posted by blucevalo at 5:20 AM on June 29, 2011 [1 favorite]


I'm amused so many people think the BBC is a viciously right wing anti-liberal attack squad.
posted by joannemullen at 5:27 AM on June 29, 2011


The right way to do this would be a more specific puppy mill law. Shine light on the absolute worst abuses that pet stores can cause, rather than delivering a steaming truck of troll bait to talk radio. Create exemptions for actual breeders who can show papers, (I know, you hate them too) working animals, etc. Create licensing and inspection for the sale of other animals and fund it with a licensing fee. Allow adoptions to go through with a donation to pay for shelter upkeep. Etc.

Basically, make sure that the film at 11 is a horrid sweatshop filled with mewling neglected puppies, and not Danny, age 10, worried that the bad people with clipboards are coming to take ol' yeller. Come on, this shit should be easy.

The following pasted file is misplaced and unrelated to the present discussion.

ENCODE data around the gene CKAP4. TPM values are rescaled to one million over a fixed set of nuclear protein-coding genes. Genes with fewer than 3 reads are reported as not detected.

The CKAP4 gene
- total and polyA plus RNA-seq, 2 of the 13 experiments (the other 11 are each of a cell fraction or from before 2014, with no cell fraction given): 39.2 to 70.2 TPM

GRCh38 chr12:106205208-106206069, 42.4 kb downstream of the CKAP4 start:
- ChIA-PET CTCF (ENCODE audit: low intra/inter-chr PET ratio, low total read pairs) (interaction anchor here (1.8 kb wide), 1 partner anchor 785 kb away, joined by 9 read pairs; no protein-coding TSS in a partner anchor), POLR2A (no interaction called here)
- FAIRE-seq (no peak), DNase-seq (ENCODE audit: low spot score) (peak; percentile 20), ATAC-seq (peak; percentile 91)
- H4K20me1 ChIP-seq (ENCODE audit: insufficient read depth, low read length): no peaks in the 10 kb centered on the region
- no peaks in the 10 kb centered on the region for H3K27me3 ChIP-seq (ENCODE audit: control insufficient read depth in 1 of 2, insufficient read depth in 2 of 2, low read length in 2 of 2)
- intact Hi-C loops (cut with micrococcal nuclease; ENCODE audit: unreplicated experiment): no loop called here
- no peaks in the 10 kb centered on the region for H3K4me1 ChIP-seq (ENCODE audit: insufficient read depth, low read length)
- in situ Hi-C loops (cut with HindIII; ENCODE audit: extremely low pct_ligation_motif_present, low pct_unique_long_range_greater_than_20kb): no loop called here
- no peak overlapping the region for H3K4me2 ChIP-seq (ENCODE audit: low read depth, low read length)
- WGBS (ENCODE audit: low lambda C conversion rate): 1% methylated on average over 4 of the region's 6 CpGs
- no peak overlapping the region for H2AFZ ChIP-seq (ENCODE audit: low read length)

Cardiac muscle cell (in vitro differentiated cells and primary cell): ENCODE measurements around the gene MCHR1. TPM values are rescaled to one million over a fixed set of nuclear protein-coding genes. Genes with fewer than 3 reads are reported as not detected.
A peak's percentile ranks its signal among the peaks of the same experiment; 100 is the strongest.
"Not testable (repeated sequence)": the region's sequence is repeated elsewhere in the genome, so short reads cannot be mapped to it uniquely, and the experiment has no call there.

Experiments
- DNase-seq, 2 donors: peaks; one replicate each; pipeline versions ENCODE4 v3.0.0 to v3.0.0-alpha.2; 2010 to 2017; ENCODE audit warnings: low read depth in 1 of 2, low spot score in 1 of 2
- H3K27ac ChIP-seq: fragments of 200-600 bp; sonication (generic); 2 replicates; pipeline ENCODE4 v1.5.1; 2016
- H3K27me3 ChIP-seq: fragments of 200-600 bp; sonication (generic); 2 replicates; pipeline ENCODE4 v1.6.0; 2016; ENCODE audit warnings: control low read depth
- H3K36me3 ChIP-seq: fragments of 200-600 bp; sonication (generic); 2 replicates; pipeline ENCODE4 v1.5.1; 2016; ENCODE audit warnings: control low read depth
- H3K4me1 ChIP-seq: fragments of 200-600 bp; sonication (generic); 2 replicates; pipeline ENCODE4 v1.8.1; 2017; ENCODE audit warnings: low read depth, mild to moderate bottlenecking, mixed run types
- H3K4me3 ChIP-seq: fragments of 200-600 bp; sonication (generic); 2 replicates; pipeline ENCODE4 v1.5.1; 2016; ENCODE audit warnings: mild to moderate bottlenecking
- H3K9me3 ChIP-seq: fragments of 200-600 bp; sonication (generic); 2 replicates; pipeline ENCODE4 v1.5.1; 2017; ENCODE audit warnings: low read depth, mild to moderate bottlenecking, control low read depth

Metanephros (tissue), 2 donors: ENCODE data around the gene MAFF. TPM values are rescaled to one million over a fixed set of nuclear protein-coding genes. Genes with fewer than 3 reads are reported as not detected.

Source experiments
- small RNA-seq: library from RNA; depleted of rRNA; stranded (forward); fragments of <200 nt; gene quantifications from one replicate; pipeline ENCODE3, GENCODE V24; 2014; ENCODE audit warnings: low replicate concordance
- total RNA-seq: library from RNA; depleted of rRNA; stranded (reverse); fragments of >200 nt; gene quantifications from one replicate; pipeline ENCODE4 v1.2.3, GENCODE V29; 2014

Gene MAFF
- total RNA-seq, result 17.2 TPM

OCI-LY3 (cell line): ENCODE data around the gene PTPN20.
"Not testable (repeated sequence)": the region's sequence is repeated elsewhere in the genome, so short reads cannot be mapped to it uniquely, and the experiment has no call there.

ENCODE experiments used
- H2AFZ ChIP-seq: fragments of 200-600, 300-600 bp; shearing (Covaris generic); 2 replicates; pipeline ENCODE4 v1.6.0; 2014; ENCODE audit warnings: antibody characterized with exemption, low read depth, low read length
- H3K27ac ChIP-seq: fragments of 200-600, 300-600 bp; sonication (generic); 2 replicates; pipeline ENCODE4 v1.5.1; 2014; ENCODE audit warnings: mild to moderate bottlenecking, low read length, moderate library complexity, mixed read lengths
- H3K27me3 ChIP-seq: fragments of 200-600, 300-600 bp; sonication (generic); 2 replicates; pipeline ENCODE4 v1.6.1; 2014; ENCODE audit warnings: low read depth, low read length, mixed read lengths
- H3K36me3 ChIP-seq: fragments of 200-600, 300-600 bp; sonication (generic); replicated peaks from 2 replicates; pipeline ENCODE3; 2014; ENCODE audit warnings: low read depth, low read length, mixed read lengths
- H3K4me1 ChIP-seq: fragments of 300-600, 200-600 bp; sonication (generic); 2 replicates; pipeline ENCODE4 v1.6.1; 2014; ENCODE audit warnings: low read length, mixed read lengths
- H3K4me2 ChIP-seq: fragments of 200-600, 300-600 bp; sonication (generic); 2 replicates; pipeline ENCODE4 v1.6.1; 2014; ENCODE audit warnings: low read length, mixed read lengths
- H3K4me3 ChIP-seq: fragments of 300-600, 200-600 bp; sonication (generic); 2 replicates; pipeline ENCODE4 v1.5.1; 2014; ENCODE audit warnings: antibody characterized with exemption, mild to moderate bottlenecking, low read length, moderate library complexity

posted by condour75 at 5:44 AM on June 29, 2011 [3 favorites]


How about free healthcare if you adopt a pet from the pound/shelter?
posted by Soupisgoodfood at 5:52 AM on June 29, 2011 [2 favorites]


The SF supervisors tried to ban foie gras, so the idea that they don't do symbolic silly things is amusing.
posted by smackfu at 5:55 AM on June 29, 2011


How intensive is the adoption process from the SFSPCA?

It wasn't like the SPCA came to our house and conducted an inspection when we adopted our two cats, but we couldn't exactly walk in, point, drop some cash, and walk out again. There was a stack of paperwork - especially since Yorvit, the tuxedo cat, is not neurotypical (he probably has cerebellar hypoplasia, like Charley) - and much talking with at least two different SPCA adoption folks and a vet tech and possibly a vet. It took hours.